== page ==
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What is the Second Genome and how does it affect us?

Did you know that there are fewer human cells in our body than bacterial cells?

For the human body to contain anything other than our own cells has always caused controversy; however, the idea of a second genome has been around for a while. Since 1972, scientists held the opinion there was a ratio of 10:1 microbe (single celled organisms)-to-human cells in our body, making us only 10% our own cells! This was shocking and incredibly controversial at the time. However, recent research has found the ratio to be closer to 1:1, or more specifically only 43% of the cells in our body are our own, the rest is a mixture of bacteria and archaea and other microbes. These microbes, mainly found in the gut, have been nicknamed the ‘second genome’ from the idea humans have two genomes. The native human genome, and the more diverse set of genomes carried by the human microbiota.


The Effect of the Second Genome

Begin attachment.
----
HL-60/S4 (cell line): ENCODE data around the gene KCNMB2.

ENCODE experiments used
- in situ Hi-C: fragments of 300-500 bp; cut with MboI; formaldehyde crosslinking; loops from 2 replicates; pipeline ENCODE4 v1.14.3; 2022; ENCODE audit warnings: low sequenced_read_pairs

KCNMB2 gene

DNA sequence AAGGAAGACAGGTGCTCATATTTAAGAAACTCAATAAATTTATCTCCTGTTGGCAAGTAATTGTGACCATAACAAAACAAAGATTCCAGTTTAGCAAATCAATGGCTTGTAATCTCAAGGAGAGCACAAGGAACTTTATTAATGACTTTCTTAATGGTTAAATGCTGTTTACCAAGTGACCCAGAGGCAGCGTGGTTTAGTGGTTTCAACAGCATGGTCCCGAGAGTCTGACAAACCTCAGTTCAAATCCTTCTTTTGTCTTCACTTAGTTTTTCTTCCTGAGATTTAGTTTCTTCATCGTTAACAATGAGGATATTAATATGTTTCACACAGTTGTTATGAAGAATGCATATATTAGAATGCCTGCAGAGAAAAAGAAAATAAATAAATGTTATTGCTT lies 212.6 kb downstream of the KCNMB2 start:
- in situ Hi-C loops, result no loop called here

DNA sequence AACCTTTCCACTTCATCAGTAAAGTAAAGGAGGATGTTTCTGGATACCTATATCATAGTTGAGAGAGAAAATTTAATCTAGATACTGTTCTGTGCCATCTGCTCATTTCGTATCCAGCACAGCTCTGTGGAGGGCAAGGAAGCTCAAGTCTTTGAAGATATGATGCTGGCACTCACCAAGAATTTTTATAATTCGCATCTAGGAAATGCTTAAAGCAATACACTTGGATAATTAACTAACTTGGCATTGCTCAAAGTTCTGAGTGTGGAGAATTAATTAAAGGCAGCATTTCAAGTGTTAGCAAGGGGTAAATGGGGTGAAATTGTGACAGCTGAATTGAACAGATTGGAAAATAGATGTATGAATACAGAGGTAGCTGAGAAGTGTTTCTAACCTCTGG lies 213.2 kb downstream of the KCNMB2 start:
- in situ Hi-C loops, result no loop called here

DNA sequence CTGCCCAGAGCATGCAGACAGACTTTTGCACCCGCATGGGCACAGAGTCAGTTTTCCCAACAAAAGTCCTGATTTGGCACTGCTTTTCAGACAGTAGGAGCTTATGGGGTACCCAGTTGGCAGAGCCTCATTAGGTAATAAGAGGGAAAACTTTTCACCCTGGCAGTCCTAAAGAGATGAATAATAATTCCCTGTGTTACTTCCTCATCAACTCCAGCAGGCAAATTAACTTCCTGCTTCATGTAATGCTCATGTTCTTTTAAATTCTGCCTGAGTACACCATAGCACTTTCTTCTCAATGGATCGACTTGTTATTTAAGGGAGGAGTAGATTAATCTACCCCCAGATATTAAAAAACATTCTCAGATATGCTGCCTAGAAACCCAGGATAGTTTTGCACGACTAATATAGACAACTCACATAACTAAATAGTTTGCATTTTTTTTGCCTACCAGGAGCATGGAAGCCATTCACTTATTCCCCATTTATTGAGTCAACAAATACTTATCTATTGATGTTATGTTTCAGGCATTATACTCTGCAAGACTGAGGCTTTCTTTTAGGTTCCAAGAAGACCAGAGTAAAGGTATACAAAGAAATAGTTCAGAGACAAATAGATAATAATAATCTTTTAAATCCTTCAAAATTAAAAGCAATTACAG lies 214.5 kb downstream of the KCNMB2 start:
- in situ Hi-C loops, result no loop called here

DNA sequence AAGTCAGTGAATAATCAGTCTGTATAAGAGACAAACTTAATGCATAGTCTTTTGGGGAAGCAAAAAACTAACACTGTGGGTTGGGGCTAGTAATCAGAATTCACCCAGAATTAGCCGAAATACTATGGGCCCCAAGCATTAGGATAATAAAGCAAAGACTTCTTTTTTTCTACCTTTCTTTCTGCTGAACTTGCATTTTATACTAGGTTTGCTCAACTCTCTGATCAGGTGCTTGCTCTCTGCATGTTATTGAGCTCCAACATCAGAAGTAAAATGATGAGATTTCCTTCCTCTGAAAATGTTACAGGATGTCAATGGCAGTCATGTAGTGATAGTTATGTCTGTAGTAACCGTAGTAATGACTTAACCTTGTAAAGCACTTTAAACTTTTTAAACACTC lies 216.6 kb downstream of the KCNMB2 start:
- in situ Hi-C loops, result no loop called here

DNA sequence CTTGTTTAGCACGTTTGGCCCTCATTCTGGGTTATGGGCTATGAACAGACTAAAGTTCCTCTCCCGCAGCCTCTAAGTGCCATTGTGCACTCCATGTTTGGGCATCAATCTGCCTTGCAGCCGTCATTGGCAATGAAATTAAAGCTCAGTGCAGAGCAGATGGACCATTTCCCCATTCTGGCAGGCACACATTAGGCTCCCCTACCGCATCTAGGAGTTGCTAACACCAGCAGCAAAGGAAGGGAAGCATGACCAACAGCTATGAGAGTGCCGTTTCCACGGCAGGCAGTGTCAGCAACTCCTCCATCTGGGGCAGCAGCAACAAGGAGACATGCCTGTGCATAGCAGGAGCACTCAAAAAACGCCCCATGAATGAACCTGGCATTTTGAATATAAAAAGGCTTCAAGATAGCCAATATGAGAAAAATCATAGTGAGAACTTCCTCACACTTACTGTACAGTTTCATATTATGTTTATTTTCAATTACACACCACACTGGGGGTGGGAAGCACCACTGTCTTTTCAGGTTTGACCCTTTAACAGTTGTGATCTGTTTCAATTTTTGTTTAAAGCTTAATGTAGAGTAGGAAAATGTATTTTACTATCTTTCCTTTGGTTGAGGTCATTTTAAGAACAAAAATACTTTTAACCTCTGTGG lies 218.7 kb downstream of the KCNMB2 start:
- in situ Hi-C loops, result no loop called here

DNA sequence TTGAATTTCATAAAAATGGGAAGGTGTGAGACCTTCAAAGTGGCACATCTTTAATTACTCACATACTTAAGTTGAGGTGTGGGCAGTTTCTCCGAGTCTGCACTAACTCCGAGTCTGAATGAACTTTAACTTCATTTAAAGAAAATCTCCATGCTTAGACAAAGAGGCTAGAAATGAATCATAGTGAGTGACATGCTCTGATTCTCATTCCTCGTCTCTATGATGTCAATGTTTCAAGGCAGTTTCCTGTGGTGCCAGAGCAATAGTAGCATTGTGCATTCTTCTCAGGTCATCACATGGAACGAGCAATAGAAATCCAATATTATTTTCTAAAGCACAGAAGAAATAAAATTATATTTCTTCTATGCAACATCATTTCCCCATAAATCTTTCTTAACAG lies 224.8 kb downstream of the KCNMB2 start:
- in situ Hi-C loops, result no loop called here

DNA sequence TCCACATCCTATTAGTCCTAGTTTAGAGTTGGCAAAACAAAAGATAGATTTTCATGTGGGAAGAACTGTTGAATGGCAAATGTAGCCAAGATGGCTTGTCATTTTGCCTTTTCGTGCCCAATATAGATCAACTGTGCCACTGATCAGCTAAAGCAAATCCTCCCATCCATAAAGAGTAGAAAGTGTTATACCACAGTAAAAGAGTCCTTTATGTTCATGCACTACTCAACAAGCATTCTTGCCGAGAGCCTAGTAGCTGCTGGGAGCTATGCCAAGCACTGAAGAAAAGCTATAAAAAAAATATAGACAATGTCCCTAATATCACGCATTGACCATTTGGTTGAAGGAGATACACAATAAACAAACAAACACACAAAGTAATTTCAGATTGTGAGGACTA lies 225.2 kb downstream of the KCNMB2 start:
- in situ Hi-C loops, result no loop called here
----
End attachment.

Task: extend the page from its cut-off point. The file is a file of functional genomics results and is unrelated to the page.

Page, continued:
Overall, the microbiome plays a very important role in all areas of life: from digestion, the immune system, manufacturing vital vitamins and even mental health, working very similar to human cells. Some produce enzymes to digest foods, others will produce electrical stimuli to send signals to the brain (this is especially important when understanding the link between mental health and microbes). However, within one’s gut there is a diverse mix of microbes (roughly 2-20 million total), some benefitting health and some if present in too high of a concentration adversely affecting health. For example, a high concentration of bacteria from the ​Acamancia ​genus digests fats, whilst the phylum of bacteria, ​Firmicutes, ​absorb fat and hence people with higher concentrations will gain weight more readily. However, some microbes have both positive and negative consequences; an interesting example being ​Blautia obeum ​as it contributes to inflammation as the bacteria favours that environment, but it is also important in the recovery process when infected with certain pathogens​. ​ Therefore, a diverse mix of microbes is preferable, especially as some may not have obvious functions.

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